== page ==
By Ellie Kelly
LONDON (Reuters) - Showjumping has a proud tradition rooted in amateur sport but it has developed so much that this week riders will compete on Miami Beach with hospitality to rival Formula One and a prize fund of 630,000 euros (£546,145).
At the heart of the revolution is the Longines Global Champions Tour (LGCT), of which Miami is the third leg, where professionals and A-list celebrities bring glitz and glamour to the saddle as well as the viewing galleries.
This week's entry list includes Athina Onassis plus Jennifer Gates, Jessica Springsteen and Georgina Bloomberg, daughters of Bill and Bruce and Michael, alongside the world's top jumpers such as overall ranking leader Niels Bruynseels of Belgium.
Jan Tops, founder of the event, has been dubbed the 'Bernie Ecclestone of showjumping' after the former F1 supremo and, though he shrugs off the comparison, the Dutchman has plenty of time for what the now 88-year-old Briton did for Formula One.
"Everyone has their own identity," the four-time Olympian, who won team gold for the Netherlands the 1992 Barcelona Games told Reuters. "I don’t know if we will ever reach the numbers of F1 but Bernie was a visionary and I admire what he did."
Tops' vision has changed the face of the sport by presenting showjumping to a global audience, making the horses worth millions and the riders millionaires, attracting sponsorship from luxury brands and breezing through economic downturn.
Since the advent of the LGCT in 2006, Tops has brought events to prominent places in Shanghai, Mexico City, Monaco and even under the Eiffel Tower as well as to Miami Beach.
“I looked at other sports like soccer, F1 and thought what can we do to reach the same level of excellence?" he said.
"Showjumping is exciting -- there are so many variables that can take you from hero to zero. There is no other sport where you have this diversity".
Equestrian is one of the few sports where men and women of all ages compete against each other.
In the London leg of the LGCT, 18-year-old Harry Charles competed with 63-year-old John Whitaker.
Britain's Ben Maher was the 2018 LGCT champion.
The 58-year-old Tops wants to grow showjumping beyond the millionaires playground and new concepts like the Global Champions League (LGCL), a competition where riders become part of a team financed by 'owners', have helped.
The Prague Playoffs, the sport's richest event, was launched in December and is the Super Bowl of showjumping.
Devised to crown the champion of champions, it attracted a 35,000 crowd to Prague’s O2 arena in a country which had never staged major equestrian sport before.
The Super Grand Prix, which pits the 16 winners of the season's LGCT events against each other, was won by Jan's wife, 44-year-old mother Edwina Tops-Alexander of Australia.
Since its inception, the LGCT and LGCL have been broadcast on Eurosport but, while there is interest, it has been hard to convince other media giants that the sport is worth watching.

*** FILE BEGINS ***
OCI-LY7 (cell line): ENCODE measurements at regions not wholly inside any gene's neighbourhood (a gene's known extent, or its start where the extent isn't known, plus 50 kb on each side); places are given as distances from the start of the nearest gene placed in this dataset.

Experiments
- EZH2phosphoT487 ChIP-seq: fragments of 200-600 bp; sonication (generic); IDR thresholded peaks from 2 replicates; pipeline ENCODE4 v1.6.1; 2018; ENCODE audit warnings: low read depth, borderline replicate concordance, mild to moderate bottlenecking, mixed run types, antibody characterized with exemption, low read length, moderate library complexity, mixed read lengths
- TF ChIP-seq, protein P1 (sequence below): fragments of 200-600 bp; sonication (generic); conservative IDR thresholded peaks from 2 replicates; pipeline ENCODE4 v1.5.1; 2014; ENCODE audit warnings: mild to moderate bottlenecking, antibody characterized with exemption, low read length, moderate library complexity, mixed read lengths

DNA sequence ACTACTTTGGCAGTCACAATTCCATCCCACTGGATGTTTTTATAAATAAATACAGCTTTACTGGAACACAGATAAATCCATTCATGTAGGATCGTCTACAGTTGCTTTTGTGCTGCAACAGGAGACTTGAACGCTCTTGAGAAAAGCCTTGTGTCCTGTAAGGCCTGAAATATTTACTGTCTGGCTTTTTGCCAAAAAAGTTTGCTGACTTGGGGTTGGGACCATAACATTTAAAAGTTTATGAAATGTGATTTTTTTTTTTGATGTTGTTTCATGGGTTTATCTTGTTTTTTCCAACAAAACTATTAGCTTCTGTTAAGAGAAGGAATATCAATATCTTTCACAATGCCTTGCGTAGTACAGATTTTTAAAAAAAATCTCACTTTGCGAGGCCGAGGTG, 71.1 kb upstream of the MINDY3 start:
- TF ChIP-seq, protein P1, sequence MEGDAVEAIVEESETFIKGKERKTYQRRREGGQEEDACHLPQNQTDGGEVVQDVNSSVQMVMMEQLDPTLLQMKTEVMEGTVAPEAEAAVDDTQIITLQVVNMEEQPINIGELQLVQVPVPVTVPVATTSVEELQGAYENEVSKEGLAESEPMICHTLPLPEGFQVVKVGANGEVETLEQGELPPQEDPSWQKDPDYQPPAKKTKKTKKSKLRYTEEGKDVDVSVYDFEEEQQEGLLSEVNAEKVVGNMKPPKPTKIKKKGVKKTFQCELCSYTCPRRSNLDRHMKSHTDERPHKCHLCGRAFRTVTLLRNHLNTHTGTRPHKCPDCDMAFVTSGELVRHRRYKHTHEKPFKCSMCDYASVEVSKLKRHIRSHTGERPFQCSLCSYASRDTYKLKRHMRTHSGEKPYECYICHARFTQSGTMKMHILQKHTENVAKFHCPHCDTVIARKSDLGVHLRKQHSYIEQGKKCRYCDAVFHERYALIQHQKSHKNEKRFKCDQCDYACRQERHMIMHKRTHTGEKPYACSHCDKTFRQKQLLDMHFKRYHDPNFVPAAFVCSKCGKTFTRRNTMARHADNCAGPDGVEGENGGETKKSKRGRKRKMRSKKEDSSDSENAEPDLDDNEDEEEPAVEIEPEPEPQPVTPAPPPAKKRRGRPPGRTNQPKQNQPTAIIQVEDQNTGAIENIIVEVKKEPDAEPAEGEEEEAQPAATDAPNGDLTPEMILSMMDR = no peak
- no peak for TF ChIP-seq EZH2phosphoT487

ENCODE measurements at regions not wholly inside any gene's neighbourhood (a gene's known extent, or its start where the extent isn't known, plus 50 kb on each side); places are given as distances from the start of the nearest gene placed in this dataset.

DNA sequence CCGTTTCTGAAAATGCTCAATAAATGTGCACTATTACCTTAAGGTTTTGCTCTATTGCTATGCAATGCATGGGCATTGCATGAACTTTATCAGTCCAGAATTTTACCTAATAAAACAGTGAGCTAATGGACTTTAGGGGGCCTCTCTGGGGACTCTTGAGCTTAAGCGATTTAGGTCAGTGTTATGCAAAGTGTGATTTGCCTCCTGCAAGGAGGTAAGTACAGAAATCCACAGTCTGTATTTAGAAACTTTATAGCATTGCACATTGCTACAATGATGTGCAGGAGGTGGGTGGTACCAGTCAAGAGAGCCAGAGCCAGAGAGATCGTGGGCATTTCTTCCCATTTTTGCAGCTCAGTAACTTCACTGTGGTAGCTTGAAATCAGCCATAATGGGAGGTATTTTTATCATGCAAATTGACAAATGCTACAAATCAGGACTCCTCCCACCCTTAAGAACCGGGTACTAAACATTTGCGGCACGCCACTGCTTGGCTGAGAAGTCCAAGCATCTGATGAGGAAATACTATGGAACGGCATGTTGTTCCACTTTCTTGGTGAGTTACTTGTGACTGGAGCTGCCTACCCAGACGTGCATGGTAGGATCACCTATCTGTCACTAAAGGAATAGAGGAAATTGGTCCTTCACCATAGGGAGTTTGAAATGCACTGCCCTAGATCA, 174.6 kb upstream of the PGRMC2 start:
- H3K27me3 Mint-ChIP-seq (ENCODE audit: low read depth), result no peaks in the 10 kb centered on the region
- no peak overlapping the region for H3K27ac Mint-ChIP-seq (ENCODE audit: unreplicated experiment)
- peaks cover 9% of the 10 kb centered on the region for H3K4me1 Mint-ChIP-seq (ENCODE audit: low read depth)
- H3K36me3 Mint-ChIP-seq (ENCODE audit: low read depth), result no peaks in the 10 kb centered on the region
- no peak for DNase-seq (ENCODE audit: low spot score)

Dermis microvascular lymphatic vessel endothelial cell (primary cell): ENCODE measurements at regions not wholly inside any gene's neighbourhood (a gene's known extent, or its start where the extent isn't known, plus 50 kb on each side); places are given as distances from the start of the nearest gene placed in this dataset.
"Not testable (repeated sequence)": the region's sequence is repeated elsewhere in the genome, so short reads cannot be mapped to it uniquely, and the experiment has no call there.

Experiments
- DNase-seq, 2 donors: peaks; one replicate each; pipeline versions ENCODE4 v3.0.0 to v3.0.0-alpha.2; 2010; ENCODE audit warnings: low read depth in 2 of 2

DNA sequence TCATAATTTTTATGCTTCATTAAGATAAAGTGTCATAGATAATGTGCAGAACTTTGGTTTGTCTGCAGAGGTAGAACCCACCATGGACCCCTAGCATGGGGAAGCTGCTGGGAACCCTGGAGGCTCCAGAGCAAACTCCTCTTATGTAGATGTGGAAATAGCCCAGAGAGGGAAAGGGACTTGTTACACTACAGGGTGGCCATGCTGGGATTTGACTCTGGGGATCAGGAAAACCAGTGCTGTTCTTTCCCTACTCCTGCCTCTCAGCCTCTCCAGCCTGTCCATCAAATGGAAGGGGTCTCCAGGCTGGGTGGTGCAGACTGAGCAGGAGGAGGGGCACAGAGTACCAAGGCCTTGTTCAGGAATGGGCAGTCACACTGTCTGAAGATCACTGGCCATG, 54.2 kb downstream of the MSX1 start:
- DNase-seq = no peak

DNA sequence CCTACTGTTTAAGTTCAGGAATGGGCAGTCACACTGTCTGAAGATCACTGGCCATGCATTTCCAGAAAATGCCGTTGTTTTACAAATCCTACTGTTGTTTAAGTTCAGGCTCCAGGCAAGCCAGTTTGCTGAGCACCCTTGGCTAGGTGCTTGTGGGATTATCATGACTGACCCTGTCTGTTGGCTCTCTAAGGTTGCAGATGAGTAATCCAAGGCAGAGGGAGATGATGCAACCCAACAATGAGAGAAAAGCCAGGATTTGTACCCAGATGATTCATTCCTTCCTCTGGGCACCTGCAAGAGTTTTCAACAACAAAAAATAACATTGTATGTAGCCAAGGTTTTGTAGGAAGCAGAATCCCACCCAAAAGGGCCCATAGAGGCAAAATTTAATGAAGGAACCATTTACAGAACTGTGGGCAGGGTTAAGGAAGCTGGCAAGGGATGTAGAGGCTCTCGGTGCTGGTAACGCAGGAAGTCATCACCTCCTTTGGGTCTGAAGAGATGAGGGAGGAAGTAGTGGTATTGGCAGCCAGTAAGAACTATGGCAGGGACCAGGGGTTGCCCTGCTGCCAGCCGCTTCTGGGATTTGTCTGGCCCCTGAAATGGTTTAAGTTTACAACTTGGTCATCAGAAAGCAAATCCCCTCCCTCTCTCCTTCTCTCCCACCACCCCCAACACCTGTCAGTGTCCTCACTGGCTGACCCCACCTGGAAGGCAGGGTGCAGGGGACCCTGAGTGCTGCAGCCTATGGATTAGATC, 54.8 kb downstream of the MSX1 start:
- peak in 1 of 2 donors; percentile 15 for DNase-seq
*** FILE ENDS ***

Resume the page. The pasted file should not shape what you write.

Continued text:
Tops' mission is to get the sport back on terrestrial television around the world.
“We lost that 30 years ago, when riders and horses were household names. I think riders can become sport’s stars," he said. "We need to push them to open themselves up more and need to engage the media more because we have a lot of characters in our sport but also diverse backgrounds.
"Most of these riders come from very normal families and with hard work they have attracted good sponsors and people to buy them the horse power. Now they are competing for millions."
Tops himself was a leading competitor, ranked among the top 10 riders for 20 years, and is a renowned trainer too.
He was employed five years ago to help Qatar's jumping team and they qualified for the Olympics for the first time at Rio 2016. Sheikh Ali Al-Thani just missed out an individual medal.
With unprecedented prize money on offer - like the record $13.7 million up for grabs at the Prague Playoffs in December -- those people invested in showjumping have welcomed the changes.
"It’s been great for the sport," said Maher, who won team gold with Britain at the London 2012 Olympics.
“We ride every weekend for at least 100,000 euros to the winner. Only five years ago we won 20,000 euros in total and that was a good weekend.”
It has also benefited those who train horses as the market prices of equine talent have risen sharply.
However, Tops has faced challenges from what he calls traditionalists'.
"They think they're losing power because their riders choose to compete in the GCT instead of for their country. They can do both," he said.
"At the end of the day, this is a very expensive sport and the most important thing is that the owners, riders and sponsors get a return on their investment, otherwise they stop taking part.
"Then they don’t have the riders and the horses for the teams anyway. I have simply given them a new motivation” he said with the look of a man keen to get back to work.
(Reporting by Ellie Kelly, Editing by Ken Ferris)